When I moved to Boise, ID after living in the California mountains where I founded an International Film Festival, the high desert was a new environment. I was used to San Francisco for an urban environment and the mountains with a 14,100 mountain surrounded by high trees and green trails.

Moving here and not knowing anyone, the first thing I did was join a dog hiking group which hiked the many trails into the foothills above Boise. The leader of the group knew zillions of the vast amount of trails. It was winter and the snow here is so light compared to Mount Shasta they should call it sorbet not snow. The hikes were great.

It is summer and in the 90's almost everyday. I can't complain when my buddy tells me about the humidity in N. Carolina. I remember visiting my folks in Florida and the instant sauna like sweat dripping from humidity. Here it is a hot, flat sun that bakes bread in the streets.

Yesterday I took Ruby my loving and beautiful golden retriever for an early morning hike to beat the heat. We went above a trail I love in springtime because it meanders with a creek and my water loving dog splashes in and out while joggers, and bikers share the trail.

But this time I started above the trail and hiked down desert mountains always looking for rattle snakes. Ruby was born in the mountains and taught how to hike, swim, love snow by her late big brother my first reddish golden. She ran and jumped as I slowly traversed down. We got to the trail and walked a few miles. The water was gone, yet she found a drop to dip her feet in. After our walk we climbed up the mountain filled with these stickers. We climbed and climbed trying to get back to the dirt road where the jeep was parked. Halfway up one hill my heart pounded like an African drum and was about to fall out of my chest. I was so tired all I could do was sit down and take a breath. Ruby saw me sink down and came and put her head on my lap and did a low whine because she was worried. I petted her and just took slow regular breaths and meditated on my predicament.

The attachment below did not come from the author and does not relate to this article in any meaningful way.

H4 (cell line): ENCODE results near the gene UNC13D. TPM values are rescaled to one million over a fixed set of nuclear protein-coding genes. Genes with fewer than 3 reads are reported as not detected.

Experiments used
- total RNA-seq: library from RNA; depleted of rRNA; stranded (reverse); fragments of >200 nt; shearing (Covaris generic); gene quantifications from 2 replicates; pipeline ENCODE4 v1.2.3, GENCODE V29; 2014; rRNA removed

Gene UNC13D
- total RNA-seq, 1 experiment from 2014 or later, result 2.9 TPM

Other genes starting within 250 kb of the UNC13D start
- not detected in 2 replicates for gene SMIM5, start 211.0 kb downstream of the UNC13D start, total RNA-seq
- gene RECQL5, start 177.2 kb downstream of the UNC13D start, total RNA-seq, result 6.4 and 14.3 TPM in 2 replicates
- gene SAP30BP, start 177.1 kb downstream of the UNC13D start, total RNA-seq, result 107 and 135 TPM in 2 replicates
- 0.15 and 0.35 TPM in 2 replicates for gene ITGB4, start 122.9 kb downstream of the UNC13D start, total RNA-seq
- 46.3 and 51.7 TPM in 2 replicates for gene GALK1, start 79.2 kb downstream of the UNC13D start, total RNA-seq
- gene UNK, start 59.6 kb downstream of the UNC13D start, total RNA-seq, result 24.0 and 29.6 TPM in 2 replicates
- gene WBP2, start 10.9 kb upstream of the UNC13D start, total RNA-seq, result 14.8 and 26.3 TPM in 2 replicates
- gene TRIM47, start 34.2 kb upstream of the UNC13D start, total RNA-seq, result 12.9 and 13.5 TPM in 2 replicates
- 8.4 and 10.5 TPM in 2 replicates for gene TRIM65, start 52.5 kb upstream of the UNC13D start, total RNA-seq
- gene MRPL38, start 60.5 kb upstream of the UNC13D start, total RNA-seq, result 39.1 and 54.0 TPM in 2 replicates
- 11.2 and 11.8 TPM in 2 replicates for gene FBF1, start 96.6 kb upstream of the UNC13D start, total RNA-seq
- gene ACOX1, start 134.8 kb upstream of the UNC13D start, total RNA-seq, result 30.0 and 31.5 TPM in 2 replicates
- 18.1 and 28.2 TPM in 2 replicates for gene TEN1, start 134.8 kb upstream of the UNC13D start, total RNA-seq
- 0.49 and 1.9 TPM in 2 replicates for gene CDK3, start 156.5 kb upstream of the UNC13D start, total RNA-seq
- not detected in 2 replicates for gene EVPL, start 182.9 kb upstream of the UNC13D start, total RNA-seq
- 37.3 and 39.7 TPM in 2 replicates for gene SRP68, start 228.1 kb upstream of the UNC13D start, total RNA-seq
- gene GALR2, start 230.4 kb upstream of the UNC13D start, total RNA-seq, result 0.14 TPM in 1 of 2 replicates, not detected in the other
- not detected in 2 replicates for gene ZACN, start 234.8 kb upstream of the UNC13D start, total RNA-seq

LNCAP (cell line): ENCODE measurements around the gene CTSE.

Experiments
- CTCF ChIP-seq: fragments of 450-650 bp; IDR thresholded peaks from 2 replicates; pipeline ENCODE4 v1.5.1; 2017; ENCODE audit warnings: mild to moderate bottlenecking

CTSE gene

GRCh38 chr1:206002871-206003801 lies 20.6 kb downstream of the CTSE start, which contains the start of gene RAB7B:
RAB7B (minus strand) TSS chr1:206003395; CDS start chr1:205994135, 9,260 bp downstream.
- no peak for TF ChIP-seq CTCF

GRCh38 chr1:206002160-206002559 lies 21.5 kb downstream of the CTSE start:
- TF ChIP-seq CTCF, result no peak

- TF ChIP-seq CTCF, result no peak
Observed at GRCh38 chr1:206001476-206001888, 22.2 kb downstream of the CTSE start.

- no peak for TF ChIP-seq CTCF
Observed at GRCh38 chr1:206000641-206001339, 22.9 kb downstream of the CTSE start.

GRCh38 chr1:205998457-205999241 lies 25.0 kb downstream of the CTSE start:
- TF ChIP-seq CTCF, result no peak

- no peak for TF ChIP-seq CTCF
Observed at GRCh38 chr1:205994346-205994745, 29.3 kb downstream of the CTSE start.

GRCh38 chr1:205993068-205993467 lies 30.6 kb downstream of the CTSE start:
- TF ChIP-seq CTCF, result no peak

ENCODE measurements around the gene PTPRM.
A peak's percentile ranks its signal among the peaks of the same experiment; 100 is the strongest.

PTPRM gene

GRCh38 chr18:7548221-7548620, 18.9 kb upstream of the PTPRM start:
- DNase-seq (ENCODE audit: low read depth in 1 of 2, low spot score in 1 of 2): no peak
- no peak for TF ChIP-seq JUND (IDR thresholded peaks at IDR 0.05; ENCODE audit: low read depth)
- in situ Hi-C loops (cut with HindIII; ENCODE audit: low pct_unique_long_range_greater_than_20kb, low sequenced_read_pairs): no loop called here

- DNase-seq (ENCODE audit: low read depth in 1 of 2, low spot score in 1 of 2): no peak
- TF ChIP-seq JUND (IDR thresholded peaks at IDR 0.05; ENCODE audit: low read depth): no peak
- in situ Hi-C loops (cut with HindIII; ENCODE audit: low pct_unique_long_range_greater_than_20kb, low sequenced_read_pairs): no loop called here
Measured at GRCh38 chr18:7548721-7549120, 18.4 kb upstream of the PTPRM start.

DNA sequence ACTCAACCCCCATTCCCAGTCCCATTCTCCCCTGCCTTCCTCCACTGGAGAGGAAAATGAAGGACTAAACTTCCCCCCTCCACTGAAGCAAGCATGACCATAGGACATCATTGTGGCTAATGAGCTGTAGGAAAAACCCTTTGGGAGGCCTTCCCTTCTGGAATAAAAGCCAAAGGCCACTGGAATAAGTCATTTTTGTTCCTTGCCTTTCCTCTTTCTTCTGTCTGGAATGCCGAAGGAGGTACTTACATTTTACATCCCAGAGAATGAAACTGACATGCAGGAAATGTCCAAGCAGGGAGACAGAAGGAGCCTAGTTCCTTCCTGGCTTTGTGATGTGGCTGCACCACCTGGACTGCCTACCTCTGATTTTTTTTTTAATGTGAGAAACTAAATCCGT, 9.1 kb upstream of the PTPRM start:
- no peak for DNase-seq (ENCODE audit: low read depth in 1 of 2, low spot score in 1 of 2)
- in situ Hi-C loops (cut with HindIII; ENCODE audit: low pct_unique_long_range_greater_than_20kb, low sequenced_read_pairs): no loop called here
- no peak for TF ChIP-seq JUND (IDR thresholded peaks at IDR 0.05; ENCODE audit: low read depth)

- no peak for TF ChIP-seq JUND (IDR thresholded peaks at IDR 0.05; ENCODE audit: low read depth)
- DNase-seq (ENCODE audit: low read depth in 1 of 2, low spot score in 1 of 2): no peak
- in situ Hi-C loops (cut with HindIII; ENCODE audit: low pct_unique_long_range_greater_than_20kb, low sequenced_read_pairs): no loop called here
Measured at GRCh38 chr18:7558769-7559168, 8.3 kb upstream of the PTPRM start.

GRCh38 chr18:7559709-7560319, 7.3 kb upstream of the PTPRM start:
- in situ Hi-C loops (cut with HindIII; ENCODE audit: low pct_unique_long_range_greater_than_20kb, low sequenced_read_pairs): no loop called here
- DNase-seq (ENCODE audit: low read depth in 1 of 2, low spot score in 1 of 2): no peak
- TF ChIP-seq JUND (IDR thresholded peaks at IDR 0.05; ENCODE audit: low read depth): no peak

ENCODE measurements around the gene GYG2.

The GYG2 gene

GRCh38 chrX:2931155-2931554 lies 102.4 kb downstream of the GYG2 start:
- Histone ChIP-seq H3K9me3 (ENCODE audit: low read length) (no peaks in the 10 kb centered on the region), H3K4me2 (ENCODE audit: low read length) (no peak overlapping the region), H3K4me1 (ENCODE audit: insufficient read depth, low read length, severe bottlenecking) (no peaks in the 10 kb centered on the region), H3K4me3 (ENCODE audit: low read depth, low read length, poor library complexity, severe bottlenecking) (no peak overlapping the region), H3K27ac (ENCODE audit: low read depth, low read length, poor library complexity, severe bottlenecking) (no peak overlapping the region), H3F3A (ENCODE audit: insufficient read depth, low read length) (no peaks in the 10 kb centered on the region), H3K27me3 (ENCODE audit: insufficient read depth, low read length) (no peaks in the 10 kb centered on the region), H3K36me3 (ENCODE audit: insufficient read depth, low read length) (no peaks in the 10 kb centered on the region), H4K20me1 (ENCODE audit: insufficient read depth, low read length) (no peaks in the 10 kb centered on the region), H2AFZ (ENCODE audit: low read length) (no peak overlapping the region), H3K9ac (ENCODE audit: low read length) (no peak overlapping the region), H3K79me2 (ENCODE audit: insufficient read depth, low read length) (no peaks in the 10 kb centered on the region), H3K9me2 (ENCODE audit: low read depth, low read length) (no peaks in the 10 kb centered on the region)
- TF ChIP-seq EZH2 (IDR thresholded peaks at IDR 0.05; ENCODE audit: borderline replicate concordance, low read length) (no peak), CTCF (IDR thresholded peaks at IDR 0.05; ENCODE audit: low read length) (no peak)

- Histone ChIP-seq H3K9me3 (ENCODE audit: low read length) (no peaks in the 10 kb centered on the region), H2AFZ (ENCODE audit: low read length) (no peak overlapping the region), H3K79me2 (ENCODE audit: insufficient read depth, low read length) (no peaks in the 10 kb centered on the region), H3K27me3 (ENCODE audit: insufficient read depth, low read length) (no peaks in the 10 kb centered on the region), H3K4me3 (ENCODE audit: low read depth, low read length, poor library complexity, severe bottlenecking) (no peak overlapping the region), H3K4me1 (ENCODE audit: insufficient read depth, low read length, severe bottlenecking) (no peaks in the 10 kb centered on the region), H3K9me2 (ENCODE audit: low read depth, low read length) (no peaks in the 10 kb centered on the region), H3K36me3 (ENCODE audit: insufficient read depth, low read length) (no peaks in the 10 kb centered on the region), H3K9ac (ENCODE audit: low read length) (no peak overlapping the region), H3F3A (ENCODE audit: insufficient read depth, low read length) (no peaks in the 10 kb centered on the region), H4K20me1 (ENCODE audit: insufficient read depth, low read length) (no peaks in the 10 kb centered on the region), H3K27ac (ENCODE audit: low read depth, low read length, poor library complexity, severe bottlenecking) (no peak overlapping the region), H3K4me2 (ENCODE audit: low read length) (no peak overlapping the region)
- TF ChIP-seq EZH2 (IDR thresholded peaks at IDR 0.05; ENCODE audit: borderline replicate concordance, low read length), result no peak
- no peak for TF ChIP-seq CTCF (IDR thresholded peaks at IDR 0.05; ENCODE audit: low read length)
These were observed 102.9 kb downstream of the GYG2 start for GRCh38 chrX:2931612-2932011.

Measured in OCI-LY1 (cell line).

The only choice I had was to get up and keep going. Before getting up and climbing it was important to rest and reflect. I realized when I was young there was a deliberate need for a challenge. I went by myself for six months to Columbia, Ecuador, Peru and Bolivia. In Peru I lived with Native Indians high up in the mountains. In Bolivia I went into the jungles to test myself and slept alone where I could have disappeared.

This felt like my test. It was a metaphor for the rejections and difficulty I am having getting start up funds to create a wonderful Boise International Film Festival. I am tired from meeting so many people who have no tangible help because of the cautious nature of this city and state. 

Right now life is difficult in so many ways. Politically the poor deal with the cruelty of no health care while Republican rural hospitals go broke because of ideology in a bad box. The world is blowing itself up. Getting a decent paying job is a hike on a mountain. And most important the brain training for empathy and kindness are replaced by linear computerese and a love for technology over the touch of a loved one's cheek.. Whew. Everyone I know and meet are challenged and some of us don't keep going one foot at a time when it gets rough.

So I say stop reading everyone's recipe for success and when it gets really tough just sit and breath and reflect. A simple challenge. Beautiful music in the background or quiet and sit and let it go. Then when you are ready get up and move forward.